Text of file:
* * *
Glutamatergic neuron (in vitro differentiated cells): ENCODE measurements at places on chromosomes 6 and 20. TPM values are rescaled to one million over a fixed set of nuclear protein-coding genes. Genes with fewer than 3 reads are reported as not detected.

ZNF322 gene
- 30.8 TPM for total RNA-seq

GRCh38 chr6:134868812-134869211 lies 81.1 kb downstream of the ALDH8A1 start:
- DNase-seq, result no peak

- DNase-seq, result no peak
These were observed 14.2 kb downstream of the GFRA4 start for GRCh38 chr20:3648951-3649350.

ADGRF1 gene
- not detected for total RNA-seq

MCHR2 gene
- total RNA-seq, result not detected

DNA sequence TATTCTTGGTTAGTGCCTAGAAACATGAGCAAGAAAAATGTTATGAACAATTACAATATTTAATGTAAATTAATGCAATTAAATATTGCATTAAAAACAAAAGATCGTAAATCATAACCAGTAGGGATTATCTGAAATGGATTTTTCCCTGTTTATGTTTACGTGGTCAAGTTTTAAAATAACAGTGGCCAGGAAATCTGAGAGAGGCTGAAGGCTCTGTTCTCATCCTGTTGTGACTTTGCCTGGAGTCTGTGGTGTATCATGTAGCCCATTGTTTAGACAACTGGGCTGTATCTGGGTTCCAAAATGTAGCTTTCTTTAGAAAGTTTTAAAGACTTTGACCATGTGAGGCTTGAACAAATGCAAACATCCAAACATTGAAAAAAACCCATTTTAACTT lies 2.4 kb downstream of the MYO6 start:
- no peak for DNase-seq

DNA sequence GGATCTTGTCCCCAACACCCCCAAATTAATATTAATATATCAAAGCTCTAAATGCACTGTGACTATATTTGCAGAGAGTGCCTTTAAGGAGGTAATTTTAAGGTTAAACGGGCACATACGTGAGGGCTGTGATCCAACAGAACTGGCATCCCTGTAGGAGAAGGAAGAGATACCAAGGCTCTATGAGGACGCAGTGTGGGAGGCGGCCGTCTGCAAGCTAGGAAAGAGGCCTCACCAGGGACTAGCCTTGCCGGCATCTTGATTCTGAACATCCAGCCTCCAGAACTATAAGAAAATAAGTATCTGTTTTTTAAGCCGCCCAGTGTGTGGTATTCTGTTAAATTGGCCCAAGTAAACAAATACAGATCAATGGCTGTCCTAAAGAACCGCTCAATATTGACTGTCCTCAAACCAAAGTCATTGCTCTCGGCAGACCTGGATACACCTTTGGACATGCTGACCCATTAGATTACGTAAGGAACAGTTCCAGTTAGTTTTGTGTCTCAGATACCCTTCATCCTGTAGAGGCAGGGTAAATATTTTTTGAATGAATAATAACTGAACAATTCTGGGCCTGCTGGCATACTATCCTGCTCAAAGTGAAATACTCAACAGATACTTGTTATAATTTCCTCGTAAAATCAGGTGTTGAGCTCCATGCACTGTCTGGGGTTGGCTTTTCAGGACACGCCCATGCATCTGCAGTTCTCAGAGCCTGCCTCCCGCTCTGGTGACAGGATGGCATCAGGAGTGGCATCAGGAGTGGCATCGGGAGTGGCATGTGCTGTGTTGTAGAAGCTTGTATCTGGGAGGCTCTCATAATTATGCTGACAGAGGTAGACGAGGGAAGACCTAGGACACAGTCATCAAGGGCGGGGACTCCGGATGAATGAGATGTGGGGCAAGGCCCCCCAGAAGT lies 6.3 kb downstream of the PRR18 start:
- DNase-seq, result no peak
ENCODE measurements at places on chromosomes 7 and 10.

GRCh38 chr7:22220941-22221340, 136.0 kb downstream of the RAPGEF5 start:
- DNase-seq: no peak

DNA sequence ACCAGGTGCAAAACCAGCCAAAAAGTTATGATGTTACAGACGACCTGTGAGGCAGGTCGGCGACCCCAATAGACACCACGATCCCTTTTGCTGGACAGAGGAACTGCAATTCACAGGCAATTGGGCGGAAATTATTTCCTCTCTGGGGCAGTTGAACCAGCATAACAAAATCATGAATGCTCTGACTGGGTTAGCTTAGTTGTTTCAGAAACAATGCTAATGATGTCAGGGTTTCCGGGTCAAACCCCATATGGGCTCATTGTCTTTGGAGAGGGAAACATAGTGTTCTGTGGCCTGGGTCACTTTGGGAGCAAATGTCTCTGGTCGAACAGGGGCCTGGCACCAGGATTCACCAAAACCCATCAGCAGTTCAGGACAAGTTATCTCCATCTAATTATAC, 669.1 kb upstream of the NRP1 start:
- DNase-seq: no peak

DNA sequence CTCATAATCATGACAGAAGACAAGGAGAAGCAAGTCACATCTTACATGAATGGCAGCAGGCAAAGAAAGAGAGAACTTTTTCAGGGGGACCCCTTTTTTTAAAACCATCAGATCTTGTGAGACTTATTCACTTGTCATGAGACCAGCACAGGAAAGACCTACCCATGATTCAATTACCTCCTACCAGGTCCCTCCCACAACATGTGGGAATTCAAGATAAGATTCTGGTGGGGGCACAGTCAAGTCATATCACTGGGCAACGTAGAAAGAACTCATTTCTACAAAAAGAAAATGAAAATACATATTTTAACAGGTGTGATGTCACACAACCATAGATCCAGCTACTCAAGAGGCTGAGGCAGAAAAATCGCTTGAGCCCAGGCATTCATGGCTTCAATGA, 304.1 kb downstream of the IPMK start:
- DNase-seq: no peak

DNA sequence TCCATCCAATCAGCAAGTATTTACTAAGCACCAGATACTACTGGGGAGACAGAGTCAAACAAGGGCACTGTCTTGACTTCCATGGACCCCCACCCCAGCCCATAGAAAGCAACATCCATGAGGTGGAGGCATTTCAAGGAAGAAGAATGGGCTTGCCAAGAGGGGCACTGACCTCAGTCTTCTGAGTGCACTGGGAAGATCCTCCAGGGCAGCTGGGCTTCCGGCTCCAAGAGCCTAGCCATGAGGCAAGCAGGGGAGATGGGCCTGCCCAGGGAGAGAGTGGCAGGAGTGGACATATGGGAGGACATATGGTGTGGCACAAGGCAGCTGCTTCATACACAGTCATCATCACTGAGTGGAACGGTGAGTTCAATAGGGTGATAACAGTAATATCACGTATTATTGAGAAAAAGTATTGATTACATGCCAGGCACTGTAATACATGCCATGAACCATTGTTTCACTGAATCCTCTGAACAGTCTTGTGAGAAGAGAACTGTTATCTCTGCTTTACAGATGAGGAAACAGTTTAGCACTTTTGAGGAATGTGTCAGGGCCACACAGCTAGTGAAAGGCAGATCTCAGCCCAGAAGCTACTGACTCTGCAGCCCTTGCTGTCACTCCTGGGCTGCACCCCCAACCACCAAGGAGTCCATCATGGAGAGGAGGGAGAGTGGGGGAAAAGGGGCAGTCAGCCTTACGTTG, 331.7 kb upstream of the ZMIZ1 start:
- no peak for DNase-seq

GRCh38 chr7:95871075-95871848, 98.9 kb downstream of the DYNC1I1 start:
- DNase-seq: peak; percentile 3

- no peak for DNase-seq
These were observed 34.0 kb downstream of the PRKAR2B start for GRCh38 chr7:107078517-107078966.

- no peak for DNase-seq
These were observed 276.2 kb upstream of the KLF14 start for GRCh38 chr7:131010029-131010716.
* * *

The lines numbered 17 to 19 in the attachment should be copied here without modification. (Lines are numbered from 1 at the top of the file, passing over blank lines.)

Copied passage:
GRCh38 chr7:22220941-22221340, 136.0 kb downstream of the RAPGEF5 start:
- DNase-seq: no peak

DNA sequence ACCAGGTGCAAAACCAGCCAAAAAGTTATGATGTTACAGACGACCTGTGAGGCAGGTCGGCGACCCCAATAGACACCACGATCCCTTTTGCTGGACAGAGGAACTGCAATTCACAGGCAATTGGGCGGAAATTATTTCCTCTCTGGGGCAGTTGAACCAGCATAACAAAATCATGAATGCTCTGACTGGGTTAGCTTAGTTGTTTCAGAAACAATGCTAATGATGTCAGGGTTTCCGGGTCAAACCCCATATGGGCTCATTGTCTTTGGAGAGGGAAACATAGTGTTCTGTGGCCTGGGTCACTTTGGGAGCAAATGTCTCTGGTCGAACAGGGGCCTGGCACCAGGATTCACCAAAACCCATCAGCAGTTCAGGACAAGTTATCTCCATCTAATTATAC, 669.1 kb upstream of the NRP1 start: